As I write this week’s article on Successful School transitions, I have the lyrics to The Byrds “Turn! Turn! Turn!” in my head:
To everything (turn, turn, turn)
There is a season (turn, turn, turn)
And a time to every purpose, under heaven
A time to build up, a time to break down
A time to dance, a time to mourn
A time to cast away stones, a time to gather stones together
As our households shift from the season of summer to the season of school, our habits and routines begin to shift. As you think about what those are for your family, here are some to consider:
Summer bedtimes have a tendency to creep a little bit later or be all over the map. Between staying light later and fun filled summer days, a structured bedtime may go by the wayside for some families. If summer bedtime in your home looks more like you’re observing Pacific Standard time when you actually live in Eastern Standard time, you need to gradually get bedtime back on track.
Identify what time lights out needs to be for the school year versus when it’s taking place now. Aim to move bedtime closer and closer to your goal by 15 minutes each night. Too big of a jump will just lead to an awake child being restless in bed and not likely successful in falling asleep.
And add all the elements of what the bedtime routine will look like for the school year. If it includes family time reading books, or songs and cuddles, or whatever special and unique things help slow down and signal bedtime, establish them now. Particularly if the sequence of events looks different than it did the previous school year, introducing it now will help the transition. Maybe older children will have some independent reading time before the lights go out. Maybe the addition of a baby sibling leads to a different order of things. Think about what works for your family and begin enjoying it.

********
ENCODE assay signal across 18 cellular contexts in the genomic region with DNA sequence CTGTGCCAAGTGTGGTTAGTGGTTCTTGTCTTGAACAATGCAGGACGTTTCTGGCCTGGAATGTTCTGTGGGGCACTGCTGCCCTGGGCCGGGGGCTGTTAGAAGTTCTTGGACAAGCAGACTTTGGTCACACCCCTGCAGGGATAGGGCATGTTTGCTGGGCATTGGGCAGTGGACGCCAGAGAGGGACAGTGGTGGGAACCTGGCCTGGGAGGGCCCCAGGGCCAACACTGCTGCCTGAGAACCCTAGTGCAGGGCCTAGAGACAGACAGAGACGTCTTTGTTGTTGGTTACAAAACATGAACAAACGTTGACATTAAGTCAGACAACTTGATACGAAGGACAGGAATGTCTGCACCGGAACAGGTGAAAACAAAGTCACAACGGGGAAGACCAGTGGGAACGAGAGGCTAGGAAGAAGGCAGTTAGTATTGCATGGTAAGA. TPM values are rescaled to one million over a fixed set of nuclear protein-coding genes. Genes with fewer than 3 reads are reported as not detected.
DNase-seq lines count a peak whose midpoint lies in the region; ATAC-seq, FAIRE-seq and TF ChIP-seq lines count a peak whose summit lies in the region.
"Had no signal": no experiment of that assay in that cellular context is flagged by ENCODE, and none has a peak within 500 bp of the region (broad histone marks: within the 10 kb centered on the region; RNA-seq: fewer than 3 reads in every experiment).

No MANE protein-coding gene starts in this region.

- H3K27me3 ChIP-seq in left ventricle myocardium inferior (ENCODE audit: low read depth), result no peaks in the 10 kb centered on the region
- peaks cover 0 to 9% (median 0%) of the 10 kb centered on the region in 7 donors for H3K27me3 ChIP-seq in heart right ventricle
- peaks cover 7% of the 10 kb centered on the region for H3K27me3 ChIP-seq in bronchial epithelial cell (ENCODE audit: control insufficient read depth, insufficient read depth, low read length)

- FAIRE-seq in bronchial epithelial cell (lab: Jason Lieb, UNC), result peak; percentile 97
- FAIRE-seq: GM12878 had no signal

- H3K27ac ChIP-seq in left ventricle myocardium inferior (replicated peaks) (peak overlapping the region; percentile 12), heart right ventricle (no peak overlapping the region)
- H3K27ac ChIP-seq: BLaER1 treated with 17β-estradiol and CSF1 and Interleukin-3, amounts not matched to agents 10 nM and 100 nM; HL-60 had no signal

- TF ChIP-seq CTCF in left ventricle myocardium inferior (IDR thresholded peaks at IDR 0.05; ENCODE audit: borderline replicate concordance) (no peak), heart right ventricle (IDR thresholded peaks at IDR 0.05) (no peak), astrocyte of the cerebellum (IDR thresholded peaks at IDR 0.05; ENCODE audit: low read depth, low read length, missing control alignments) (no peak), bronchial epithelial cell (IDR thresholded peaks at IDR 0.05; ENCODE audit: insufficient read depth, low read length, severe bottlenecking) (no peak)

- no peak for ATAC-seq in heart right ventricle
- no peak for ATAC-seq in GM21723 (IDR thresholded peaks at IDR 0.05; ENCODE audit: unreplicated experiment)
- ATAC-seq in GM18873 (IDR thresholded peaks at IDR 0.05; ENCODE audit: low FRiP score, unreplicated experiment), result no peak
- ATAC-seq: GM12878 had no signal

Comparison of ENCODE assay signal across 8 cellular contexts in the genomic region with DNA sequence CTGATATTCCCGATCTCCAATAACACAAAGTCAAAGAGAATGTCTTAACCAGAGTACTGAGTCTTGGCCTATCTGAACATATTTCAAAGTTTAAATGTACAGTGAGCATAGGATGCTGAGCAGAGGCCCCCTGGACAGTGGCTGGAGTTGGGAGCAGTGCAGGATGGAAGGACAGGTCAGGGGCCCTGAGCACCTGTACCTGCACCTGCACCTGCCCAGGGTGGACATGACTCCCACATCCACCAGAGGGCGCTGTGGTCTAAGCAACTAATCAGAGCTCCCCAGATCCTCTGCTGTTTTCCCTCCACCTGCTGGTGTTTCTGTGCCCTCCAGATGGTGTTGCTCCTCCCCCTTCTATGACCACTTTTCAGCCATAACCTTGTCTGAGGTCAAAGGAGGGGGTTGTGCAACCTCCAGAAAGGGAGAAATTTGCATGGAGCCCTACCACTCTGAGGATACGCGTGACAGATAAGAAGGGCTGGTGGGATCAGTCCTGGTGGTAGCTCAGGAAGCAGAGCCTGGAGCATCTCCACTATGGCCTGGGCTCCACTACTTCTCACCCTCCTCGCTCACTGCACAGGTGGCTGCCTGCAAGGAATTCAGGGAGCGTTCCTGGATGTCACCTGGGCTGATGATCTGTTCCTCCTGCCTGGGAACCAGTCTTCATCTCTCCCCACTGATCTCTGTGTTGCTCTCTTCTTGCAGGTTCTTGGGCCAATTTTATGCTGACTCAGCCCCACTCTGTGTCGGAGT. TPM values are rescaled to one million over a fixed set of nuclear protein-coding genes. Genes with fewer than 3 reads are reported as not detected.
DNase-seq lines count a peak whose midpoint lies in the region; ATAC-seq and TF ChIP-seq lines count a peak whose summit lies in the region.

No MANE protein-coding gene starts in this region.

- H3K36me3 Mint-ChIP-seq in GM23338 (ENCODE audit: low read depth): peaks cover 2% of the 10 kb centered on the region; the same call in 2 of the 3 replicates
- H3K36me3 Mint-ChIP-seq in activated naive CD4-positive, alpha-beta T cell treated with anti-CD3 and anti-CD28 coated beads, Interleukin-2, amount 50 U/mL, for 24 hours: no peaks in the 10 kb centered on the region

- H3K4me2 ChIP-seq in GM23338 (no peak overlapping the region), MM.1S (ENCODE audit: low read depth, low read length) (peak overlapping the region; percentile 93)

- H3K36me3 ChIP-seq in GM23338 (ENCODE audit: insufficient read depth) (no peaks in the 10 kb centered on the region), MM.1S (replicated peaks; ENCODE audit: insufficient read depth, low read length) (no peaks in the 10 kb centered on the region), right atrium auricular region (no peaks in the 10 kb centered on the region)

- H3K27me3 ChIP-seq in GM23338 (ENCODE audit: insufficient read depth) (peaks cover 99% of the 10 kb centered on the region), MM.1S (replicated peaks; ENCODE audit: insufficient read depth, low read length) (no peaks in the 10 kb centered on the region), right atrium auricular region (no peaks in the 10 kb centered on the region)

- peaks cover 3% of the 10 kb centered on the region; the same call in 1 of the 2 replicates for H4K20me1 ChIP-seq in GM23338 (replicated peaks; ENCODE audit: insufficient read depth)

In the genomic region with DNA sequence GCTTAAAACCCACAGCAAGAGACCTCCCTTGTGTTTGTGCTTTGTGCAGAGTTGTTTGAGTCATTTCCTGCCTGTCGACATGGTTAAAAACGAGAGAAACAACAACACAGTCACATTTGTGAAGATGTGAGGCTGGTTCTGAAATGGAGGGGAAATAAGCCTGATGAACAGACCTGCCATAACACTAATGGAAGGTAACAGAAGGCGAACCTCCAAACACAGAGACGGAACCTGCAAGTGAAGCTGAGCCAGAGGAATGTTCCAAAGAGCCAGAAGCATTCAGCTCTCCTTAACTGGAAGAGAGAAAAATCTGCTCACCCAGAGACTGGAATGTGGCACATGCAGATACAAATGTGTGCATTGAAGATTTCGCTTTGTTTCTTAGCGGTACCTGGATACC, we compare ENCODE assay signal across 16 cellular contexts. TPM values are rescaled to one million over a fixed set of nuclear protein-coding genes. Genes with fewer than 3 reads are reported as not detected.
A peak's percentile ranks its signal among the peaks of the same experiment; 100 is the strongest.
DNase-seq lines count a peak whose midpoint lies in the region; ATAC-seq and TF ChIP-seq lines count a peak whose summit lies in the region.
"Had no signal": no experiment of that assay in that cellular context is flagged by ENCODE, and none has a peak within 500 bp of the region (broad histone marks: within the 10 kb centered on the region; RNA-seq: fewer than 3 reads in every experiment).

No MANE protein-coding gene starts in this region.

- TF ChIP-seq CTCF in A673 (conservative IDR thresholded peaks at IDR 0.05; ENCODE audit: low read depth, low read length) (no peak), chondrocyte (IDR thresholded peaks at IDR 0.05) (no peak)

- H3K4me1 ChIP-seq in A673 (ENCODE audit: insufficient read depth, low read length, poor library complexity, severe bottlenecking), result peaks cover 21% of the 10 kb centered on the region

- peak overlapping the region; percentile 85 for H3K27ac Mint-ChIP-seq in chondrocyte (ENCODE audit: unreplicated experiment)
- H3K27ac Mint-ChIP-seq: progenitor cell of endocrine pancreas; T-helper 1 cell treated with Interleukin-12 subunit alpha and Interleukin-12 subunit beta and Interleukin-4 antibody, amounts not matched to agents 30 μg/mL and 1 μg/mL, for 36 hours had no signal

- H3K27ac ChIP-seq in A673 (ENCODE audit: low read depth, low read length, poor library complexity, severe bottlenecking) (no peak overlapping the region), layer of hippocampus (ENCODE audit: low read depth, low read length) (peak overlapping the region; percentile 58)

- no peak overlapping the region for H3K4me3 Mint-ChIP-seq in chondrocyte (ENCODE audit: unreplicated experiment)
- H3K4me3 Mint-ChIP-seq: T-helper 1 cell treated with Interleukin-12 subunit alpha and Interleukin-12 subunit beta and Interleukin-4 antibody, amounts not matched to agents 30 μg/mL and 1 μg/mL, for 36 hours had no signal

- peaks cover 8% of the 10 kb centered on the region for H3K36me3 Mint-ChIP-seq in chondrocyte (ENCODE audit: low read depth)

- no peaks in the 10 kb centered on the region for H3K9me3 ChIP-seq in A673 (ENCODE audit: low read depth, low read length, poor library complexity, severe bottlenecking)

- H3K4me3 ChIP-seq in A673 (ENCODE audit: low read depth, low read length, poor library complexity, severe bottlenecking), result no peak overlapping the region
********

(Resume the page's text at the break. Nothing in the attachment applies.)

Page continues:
And this applies for wake up, too! Start the mornings and all of the morning routine so bodies and brains are accustomed to operating at that hour of the day!
The weeks before school begin is also the time to add other elements of routine so that they are exactly that – routine – when the school year begins. Anything that is new takes some adjustment. Let’s have returning to school be the one adjustment we put all our energy into when the time comes.
Will your children be packing their own lunches (maybe with your assistance?). Start this a week or so in advance, particularly if this is a new responsibility for them. Same thing goes for getting back packs and other school items organized (the night before so as to minimize morning chaos!). Now is also the time to get any and all school supplies so you’re not frantically looking for the one right folder at every local store the night before school starts!
But don’t introduce too much…
Was the goal to have your child tie his own shoes for school this fall? But it hasn’t happened yet? It might be unrealistic and too much pressure to perform brand new behaviors at the start of the school year. In this example, stick with the Velcro shoes for school and use weekends and time at home to practice shoe tying. He can start wearing those to school when he’s ready and confident, not when the school calendar dictates.
The same idea goes for potty training or any other new behavior. The bigger the milestone and the smaller the child, the better to have it fully mastered and go at your family’s own pace, and not let the school calendar dictate it.
Establishing these habits now will allow you to work out any glitches and have everyone be pros by the time school starts, making it smoother for everyone! Let’s purposefully turn our behaviors and habits to support the next season for our families and children.
I'm a mom of four children, a wife, and a Licensed Professional Counselor. My parenting life helps me be a better counselor, and my professional experience helps me be a better mom. Both allow me to be creative, to learn and grow, to make mistakes, and to rarely sleep. I love the beach and gardening, reading if I can stay awake, running (which these days is after my kids and not much else), and using humor through it all!
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